Out of the box SSIS comes with lots of tasks that you can use to build an ETL process. Some example tasks include running data queries against SQL and other data sources, transforming data into new formats and saving data to various data sources. Ultimately a task consists of inputs and outputs which you set to control the process to determine where and what data to store. Tasks are the building blocks of the ETL process.

There are other components in SSIS as well. Connection managers are responsible for managing connections to external resources including databases, the file system and web services. Anything outside of SSIS that requires a connection of some sort (URL, connection string, etc.) is managed through a connection manager. Connection managers are configured at the package level so all tasks within a package have access to the same connections. A connection manager isn’t an actual connection to a remote resource but merely the information needed to make the connection. The connection is created at runtime, on demand. The benefit of connection managers is that the connection details can be changed (such as at deployment) without breaking or requiring any code to be changed.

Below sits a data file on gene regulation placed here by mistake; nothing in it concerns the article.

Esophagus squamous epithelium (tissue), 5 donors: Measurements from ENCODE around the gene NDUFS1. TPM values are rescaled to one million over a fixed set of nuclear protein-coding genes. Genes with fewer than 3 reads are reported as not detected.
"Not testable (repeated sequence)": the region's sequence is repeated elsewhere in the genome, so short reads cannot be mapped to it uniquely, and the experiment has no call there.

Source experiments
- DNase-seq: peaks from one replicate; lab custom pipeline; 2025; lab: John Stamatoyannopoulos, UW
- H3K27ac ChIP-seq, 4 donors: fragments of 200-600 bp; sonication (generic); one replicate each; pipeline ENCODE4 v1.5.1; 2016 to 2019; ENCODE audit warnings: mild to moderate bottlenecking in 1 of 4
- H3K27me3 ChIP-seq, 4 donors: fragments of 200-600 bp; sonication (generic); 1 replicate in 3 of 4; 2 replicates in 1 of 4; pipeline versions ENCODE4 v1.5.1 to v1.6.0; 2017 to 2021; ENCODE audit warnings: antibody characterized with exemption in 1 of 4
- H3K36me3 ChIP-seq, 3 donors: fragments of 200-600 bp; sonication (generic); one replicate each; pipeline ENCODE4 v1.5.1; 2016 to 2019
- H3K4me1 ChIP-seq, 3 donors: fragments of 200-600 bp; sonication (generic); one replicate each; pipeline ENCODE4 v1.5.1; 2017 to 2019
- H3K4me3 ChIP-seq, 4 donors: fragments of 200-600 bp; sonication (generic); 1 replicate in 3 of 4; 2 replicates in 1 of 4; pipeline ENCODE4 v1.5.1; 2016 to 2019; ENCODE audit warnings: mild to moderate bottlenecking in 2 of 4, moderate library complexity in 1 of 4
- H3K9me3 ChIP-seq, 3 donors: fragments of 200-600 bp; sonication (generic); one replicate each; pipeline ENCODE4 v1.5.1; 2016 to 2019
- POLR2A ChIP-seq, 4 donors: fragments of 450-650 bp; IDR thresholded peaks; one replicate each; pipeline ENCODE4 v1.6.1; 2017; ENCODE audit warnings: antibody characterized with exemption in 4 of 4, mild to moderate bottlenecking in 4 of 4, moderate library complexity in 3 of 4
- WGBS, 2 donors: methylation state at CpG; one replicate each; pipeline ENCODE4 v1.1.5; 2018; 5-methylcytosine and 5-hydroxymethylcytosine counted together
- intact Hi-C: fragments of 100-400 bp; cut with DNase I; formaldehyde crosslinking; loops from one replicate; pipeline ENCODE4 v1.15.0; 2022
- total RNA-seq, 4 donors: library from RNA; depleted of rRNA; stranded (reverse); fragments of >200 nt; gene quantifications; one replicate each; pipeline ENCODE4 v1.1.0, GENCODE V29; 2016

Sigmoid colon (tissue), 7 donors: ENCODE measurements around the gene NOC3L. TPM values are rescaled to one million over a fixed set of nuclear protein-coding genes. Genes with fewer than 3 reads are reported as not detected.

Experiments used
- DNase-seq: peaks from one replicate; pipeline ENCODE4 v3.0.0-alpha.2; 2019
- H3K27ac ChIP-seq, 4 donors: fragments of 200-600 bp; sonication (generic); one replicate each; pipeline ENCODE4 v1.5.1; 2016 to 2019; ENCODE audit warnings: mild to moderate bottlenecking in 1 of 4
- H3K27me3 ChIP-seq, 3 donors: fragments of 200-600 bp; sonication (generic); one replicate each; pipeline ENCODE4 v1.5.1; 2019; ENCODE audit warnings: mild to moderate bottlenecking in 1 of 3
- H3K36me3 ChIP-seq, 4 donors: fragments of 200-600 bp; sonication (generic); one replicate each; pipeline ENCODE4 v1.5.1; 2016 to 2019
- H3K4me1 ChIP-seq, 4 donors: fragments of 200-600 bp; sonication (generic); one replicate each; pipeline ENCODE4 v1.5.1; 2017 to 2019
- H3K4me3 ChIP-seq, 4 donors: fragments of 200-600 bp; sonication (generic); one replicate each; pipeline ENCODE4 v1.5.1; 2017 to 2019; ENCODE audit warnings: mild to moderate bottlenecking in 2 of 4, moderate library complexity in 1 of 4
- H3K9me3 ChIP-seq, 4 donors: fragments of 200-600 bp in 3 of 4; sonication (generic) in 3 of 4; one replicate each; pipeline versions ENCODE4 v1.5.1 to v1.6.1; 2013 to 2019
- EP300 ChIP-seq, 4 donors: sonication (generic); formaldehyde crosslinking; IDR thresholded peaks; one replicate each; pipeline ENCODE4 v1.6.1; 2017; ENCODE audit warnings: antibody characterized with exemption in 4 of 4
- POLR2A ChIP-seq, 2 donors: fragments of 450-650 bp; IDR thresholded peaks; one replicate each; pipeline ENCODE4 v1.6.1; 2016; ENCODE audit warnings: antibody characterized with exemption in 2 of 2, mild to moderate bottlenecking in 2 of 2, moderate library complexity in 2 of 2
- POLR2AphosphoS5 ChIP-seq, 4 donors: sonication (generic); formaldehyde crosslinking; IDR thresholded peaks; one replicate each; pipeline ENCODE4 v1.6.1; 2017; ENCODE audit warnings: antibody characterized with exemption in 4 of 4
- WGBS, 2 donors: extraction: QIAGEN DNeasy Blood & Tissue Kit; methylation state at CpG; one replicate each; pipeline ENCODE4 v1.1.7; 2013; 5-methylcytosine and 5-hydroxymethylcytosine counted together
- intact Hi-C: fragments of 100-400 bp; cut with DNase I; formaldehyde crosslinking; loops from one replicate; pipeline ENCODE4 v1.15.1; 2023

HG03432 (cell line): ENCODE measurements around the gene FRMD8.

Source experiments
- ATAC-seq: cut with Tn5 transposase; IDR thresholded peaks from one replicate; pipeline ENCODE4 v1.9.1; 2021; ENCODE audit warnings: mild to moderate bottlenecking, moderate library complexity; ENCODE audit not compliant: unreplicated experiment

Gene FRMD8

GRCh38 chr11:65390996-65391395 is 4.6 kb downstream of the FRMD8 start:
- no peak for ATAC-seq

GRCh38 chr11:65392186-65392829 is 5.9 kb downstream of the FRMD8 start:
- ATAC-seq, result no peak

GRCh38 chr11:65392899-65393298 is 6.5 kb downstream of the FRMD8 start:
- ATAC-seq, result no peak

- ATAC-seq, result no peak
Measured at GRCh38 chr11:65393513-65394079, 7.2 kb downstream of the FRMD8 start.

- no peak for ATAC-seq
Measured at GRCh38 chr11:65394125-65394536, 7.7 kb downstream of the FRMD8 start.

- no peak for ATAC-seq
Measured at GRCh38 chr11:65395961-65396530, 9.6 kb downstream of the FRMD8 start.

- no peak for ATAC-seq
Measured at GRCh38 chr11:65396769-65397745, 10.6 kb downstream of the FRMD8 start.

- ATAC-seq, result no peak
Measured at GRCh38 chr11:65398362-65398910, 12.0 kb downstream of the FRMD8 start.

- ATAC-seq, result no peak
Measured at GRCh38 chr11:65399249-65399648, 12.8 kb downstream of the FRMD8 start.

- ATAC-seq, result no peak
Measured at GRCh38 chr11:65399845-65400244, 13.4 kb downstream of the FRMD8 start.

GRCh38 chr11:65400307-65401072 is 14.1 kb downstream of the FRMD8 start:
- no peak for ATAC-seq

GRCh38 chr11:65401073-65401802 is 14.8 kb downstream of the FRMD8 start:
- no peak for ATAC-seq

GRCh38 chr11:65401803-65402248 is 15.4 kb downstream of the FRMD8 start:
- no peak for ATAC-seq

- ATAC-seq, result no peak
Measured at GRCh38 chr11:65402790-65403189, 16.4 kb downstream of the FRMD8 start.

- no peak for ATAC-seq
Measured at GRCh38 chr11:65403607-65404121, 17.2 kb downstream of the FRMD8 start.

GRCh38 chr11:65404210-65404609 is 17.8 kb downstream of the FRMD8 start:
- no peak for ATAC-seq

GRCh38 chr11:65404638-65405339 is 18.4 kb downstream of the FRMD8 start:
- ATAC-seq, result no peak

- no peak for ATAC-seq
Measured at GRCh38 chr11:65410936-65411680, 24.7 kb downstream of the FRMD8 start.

In the cases where SSIS does not have a task that accomplishes what you want there is a free-form script task that allows you to write .NET code. The .NET code runs in the SSIS sandbox and has access to the same information that standard tasks do. Oftentimes we’ll write scripts to do custom work that SSIS doesn’t support directly.

SSIS Variables

Before we dive into creating an SSIS package we should talk about variables. SSIS variables work similar to programming language variables in the sense that they have a name, type, value and scope. But the way SSIS uses variables can result in problems if you are not careful.